Written by Max Landis and Josh Trank
Directed by Josh Trank
Rated PG-13 - Violence, language, drinking and drug use
Running Time: 83 Minutes

I'm not really a huge fan of the 'found-footage' genre of films.  Though I've generally liked the ones I've seen, they often fall prey to a fatal flaw: no one ever puts down the damn camera.  No matter how terrible things are getting, someone manages to hang on to that camera and we generally just see a bunch of blurs and a lot of shouting.

Andrew Detmer (Dane DeHaan) is a loser.  Picked on at school, not overly bright or talented, he mumbles his way through a high school full of bullies and girls who ignore or look down on him.  When he buys a video camera with the goal of documenting his worthless life, especially the abuse of his alcoholic father Richard (Michael Kelly), people begin to regard him as that creepy kid with the camera.  His only friend is his cousin Matt (Alex Russell) who picks him up and drives him to school every day.

One night, Matt convinces Andrew to come with him to a party out at an abandoned farm.  Matt and Andrew hook up with Steve (Michael B. Jordan), star athlete and candidate for class president.  Turns out Steve is a bit of a pothead, and so is Matt.  The three of them discover a hole in the ground, with some kind of strange glowing... thing... in it.  After touching it, in the days that follow the boys discover that they've gained the ability to move and control objects with their minds.

At first, it's all fun and games.  They use their newfound powers to play pranks, fool around with baseballs, blow up girls' skirts, and eventually even to fly.  But slowly, Matt and Steve begin to see the cracks in Andrew.  Andrew's behavior begins to frighten them as he uses his powers to do things like pull the legs off of spiders, and even to run other cars off the road.

As Andrew begins to feel that his friends are abandoning him, his behavior grows worse.  Matt realizes that Andrew is out of control.  But there's only one problem: Andrew is the strongest of the three, and it may not be possible to stop him.

Friday, February 3, 2012

"Green Lantern" (2011)

Starring Ryan Reynolds, Blake Lively and Peter Sarsgaard
Written by Greg Berlanti, Michael Green, Marc Guggenheim and Michael Goldenberg
Directed by Martin Campbell
Rated PG-13 - Violence, language, space diarrhea
Running Time: 114 Minutes

I'll be up front and say that I was probably predisposed to hating this film.  I don't like Green Lantern; I don't find him a compelling character, and his mythology is just a bunch of overly complicated nonsense.  It's a hodge-podge mashup of weird sci-fi concepts and mysticism that just comes off as laughably lame instead of clever or cool.

And this film does nothing to change my perceptions in that regard.

Hal Jordan (Ryan Reynolds) is a brash, uncontrollable test pilot for  Ferris Aircraft.  His friends find him unreliable, his former girlfriend Carol Ferris (Blake Lively) accuses him of costing the company a major contract and putting much of its workforce at risk.  One evening, Jordan is scooped up by a weird green energy force and brought before the dying alien warrior Abin Sur (Temeura Morrison) who has crash-landed on Earth after a battle in space with the villainous alien force called Parallax (voiced by Clancy Brown).  Abin Sur tells Jordan that he has been chosen to be a part of the Green Lantern Corps, a group of powerful alien peacekeepers, and gives Jordan his green ring of power, and dies.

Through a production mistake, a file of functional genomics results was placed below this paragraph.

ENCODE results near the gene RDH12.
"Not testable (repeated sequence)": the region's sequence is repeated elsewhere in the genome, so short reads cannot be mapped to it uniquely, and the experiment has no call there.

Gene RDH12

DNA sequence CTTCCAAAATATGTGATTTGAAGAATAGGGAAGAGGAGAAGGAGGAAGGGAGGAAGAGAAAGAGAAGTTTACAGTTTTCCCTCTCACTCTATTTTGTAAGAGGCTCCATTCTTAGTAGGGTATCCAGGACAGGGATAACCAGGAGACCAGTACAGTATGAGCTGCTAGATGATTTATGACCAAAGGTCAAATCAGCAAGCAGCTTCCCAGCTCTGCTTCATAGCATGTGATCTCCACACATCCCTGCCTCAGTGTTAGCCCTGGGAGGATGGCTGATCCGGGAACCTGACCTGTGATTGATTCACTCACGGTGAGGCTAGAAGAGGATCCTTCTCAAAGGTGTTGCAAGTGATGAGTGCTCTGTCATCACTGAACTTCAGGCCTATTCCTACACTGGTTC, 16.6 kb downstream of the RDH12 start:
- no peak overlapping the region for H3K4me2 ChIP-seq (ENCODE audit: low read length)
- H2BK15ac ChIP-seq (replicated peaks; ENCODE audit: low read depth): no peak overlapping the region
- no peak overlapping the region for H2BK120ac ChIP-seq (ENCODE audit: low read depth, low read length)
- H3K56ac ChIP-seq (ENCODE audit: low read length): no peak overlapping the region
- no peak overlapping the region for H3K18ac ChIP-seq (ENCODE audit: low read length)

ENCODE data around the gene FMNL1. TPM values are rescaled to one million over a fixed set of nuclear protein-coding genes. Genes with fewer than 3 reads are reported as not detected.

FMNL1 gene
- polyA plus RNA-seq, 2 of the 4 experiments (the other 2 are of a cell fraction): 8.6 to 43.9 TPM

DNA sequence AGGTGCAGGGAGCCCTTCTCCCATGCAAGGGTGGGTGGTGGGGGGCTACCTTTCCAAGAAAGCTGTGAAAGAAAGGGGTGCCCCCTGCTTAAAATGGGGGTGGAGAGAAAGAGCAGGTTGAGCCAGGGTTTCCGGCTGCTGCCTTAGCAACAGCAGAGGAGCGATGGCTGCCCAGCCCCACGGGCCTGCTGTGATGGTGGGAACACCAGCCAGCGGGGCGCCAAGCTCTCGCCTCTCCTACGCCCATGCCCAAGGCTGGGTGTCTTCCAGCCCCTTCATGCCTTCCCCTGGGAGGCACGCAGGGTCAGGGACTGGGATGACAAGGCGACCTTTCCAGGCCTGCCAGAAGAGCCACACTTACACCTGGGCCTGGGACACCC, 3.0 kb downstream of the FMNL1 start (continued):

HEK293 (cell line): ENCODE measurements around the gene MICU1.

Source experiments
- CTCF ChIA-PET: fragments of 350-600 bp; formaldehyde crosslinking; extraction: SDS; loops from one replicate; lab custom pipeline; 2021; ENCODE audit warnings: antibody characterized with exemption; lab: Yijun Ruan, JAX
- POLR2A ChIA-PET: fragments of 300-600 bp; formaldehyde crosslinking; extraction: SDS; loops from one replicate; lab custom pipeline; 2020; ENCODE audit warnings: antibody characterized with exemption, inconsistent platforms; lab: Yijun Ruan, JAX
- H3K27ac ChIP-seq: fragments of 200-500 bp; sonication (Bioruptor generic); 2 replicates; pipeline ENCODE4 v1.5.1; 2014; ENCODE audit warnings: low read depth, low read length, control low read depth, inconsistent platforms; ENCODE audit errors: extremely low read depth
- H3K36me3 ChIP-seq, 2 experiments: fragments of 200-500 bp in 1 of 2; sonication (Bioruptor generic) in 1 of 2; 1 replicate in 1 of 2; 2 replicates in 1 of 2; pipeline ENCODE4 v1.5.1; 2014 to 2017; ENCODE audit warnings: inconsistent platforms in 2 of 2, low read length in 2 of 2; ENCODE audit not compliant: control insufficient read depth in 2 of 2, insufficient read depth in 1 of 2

Soon after, Jordan's childhood friend Hector Hammond (Peter Sarsgaard) is brought in by the government to perform an autopsy on Abin Sur's body, and he becomes infected by a piece of Parallax.  Through Hammond, Parallax discovers that Jordan is in possession of Abin Sur's ring, and decides to make its way to Earth and consume it, giving the power it needs to then travel to Oa and take on the Guardians of the Green Lantern Corps - apparently the greatest power in the universe.

Jordan must pull it together, overcome his fear(s) to become a true warrior for good and save Carol and the planet Earth from certain destruction at the yellow space-poop tendrils of Parallax.

Wednesday, February 1, 2012

'Star Trek: The Next Generation - The Next Level' [Blu-Ray]

Starring Patrick Stewart, Jonathan Frakes and Brent Spiner
Created by Gene Roddenberry

In the 1980s, when 'Star Trek: The Next Generation' was in production, the show was shot on 35mm film, including most of the special effects shots.  But in post-production, the show was edited to videotape, meaning that film masters for finished episodes simply didn't exist.  In order to present the show in high definition, CBS has gone back to the archived original film negatives and re-edited the show.  Every single episode is going through post production once again, re-compositing the original special effects, remixing the audio into 7.1 uncompressed surround, and more.

"The Next Level" presents three 'Next Generation' episodes on high definition Blu-Ray.

"Encounter at Farpoint" is the 90-minute pilot episode.  Captain Jean-Luc Picard (Patrick Stewart) commands the USS Enterprise on a mission to the mysterious Farpoint station.  Along the way, he encounters the powerful Q (John de Lancie), who puts humanity on trial for its savage past.  Picard and his crew, including Commander Riker (Jonathan Frakes), Lt. Commander Data (Brent Spiner) and Lt. Yar (Denise Crosby) must uncover the secret of Farpoint and prove to Q that humanity has evolved.

"Sins of the Father" - Lt. Worf (Michael Dorn) is surprised to learn that his younger brother Kurn (Tony Todd) is still alive, and that his long-dead father has been accused of being a traitor by Duras (Patrick Massett).

"The Inner Light" - An alien probe captures Picard's mind and makes him live out an entire lifetime on a dying world.